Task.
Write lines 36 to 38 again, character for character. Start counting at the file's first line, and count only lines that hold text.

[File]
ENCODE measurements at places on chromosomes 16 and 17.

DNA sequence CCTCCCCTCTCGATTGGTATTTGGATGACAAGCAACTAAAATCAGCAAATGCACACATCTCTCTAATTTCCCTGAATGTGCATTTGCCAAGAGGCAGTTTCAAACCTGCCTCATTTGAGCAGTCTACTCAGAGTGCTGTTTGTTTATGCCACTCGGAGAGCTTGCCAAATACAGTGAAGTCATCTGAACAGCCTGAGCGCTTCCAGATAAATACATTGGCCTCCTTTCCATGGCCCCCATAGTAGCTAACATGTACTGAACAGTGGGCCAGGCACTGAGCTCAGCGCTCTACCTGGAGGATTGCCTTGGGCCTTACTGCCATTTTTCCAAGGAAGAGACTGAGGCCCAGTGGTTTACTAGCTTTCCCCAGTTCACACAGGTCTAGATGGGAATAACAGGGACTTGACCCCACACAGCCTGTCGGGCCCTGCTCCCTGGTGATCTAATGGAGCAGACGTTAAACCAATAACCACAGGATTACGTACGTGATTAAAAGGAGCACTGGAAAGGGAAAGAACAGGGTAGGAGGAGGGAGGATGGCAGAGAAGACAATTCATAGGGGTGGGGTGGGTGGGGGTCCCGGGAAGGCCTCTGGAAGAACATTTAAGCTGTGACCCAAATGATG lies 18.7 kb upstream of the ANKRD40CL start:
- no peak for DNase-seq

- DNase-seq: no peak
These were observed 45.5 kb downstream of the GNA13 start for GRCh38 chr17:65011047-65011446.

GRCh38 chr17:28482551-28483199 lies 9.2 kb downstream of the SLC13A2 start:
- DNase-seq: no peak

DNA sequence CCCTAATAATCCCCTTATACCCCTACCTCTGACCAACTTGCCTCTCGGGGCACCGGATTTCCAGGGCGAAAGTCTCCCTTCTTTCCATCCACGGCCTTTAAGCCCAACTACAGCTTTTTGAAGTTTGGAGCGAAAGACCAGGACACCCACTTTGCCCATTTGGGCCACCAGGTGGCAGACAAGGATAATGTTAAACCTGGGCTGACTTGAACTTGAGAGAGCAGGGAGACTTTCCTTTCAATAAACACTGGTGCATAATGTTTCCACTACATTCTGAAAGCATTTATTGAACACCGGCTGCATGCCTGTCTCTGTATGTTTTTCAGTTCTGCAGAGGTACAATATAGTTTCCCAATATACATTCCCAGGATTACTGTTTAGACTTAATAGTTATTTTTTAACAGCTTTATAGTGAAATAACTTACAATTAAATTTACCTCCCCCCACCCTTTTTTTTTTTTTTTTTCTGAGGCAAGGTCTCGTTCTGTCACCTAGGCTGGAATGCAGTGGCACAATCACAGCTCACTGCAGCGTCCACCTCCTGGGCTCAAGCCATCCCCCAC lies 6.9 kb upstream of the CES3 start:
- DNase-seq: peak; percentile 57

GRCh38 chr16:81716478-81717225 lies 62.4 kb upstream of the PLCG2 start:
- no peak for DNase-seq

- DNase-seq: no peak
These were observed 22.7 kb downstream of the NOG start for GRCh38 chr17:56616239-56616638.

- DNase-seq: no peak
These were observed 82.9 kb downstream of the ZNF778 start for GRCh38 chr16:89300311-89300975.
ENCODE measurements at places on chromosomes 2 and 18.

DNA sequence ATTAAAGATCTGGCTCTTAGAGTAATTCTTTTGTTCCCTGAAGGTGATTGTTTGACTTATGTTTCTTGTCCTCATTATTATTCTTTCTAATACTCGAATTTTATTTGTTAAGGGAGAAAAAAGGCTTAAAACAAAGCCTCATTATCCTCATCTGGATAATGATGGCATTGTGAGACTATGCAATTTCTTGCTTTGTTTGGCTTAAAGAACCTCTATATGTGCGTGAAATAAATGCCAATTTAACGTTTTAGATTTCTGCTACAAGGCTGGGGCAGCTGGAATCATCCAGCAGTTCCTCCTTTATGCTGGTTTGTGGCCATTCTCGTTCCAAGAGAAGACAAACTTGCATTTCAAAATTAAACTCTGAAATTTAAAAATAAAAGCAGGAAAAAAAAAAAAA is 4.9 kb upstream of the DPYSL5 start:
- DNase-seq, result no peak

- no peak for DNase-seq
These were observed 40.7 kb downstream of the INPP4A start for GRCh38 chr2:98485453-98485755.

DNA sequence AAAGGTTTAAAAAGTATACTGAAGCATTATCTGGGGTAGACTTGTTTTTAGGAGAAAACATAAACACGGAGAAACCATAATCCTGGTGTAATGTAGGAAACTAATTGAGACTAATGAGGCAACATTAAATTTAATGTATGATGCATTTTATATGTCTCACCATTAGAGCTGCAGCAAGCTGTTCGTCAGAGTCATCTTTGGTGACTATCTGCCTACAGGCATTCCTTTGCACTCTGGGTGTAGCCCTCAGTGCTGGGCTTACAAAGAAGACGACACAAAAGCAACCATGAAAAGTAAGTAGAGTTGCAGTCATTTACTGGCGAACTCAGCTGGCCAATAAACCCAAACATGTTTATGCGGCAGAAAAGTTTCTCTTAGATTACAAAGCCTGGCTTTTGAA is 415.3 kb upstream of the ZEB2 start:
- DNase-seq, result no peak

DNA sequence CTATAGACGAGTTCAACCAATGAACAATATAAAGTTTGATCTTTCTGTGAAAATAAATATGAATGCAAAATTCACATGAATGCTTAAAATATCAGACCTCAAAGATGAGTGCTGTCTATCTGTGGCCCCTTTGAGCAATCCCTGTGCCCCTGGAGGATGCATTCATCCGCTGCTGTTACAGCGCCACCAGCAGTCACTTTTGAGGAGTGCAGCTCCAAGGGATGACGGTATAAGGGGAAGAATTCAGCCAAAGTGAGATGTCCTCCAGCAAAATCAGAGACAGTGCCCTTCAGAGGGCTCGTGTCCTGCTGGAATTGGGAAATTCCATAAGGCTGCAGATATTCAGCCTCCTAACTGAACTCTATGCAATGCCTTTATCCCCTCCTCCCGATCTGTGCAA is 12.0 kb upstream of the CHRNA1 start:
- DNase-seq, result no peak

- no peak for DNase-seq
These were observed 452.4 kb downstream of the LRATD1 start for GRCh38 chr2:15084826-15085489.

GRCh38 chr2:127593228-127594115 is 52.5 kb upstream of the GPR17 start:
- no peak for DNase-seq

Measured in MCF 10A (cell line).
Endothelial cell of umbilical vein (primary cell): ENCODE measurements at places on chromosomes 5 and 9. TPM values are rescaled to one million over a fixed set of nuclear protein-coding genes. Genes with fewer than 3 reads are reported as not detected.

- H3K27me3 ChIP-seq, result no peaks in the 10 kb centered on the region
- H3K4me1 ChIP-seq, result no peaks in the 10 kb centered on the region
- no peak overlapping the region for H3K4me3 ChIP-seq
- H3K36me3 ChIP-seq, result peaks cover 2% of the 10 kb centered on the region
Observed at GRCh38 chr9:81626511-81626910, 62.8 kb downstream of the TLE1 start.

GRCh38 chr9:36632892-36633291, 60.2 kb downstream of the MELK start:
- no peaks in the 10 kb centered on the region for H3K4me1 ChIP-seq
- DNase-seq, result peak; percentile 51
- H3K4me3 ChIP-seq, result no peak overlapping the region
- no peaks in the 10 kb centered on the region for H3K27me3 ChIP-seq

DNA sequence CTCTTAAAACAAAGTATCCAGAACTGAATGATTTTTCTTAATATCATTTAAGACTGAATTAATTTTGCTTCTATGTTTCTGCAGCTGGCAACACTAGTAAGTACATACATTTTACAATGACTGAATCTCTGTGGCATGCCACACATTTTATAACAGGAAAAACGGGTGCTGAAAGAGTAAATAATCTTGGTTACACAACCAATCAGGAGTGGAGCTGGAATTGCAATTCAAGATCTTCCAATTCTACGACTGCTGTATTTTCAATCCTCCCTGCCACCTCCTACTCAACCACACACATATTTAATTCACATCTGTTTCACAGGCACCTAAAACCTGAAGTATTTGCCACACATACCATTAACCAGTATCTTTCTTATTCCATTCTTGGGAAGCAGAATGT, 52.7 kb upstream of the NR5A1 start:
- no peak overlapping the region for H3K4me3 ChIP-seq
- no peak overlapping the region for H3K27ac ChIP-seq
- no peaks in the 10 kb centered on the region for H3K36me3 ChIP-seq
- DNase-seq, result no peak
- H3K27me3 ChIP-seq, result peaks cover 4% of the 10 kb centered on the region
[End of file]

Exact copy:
GRCh38 chr9:36632892-36633291, 60.2 kb downstream of the MELK start:
- no peaks in the 10 kb centered on the region for H3K4me1 ChIP-seq
- DNase-seq, result peak; percentile 51